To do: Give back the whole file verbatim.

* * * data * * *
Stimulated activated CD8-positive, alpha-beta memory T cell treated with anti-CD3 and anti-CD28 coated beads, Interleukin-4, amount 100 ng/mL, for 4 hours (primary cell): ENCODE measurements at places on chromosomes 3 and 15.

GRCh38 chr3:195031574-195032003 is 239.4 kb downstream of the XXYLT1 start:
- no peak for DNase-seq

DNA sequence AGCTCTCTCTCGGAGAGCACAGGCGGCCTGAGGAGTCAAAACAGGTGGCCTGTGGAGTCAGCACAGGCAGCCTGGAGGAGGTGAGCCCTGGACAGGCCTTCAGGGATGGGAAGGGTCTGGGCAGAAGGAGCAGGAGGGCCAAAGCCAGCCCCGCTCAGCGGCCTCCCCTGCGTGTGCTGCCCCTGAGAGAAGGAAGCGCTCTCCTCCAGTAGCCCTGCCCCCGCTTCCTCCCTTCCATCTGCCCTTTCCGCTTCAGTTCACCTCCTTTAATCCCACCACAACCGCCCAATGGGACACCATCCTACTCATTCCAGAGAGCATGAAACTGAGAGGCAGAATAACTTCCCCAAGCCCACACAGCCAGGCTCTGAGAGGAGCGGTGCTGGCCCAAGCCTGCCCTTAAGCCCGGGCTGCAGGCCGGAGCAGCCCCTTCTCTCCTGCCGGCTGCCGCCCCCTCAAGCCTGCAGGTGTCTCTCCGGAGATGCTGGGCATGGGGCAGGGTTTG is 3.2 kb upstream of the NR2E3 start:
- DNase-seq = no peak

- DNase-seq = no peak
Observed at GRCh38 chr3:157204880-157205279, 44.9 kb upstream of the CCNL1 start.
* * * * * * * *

Stimulated activated CD8-positive, alpha-beta memory T cell treated with anti-CD3 and anti-CD28 coated beads, Interleukin-4, amount 100 ng/mL, for 4 hours (primary cell): ENCODE measurements at places on chromosomes 3 and 15.

GRCh38 chr3:195031574-195032003 is 239.4 kb downstream of the XXYLT1 start:
- no peak for DNase-seq

DNA sequence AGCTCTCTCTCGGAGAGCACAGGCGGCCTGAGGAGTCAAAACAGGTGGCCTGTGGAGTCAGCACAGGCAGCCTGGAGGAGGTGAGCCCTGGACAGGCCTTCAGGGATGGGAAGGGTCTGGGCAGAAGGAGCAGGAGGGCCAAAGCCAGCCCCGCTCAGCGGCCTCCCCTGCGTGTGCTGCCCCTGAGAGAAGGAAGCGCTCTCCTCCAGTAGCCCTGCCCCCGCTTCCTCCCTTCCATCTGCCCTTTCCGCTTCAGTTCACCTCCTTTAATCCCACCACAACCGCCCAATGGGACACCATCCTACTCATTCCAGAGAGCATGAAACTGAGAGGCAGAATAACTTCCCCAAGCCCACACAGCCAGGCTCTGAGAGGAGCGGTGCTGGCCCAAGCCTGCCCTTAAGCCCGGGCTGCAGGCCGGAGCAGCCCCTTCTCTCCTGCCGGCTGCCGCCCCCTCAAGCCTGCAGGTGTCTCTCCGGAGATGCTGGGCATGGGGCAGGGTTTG is 3.2 kb upstream of the NR2E3 start:
- DNase-seq = no peak

- DNase-seq = no peak
Observed at GRCh38 chr3:157204880-157205279, 44.9 kb upstream of the CCNL1 start.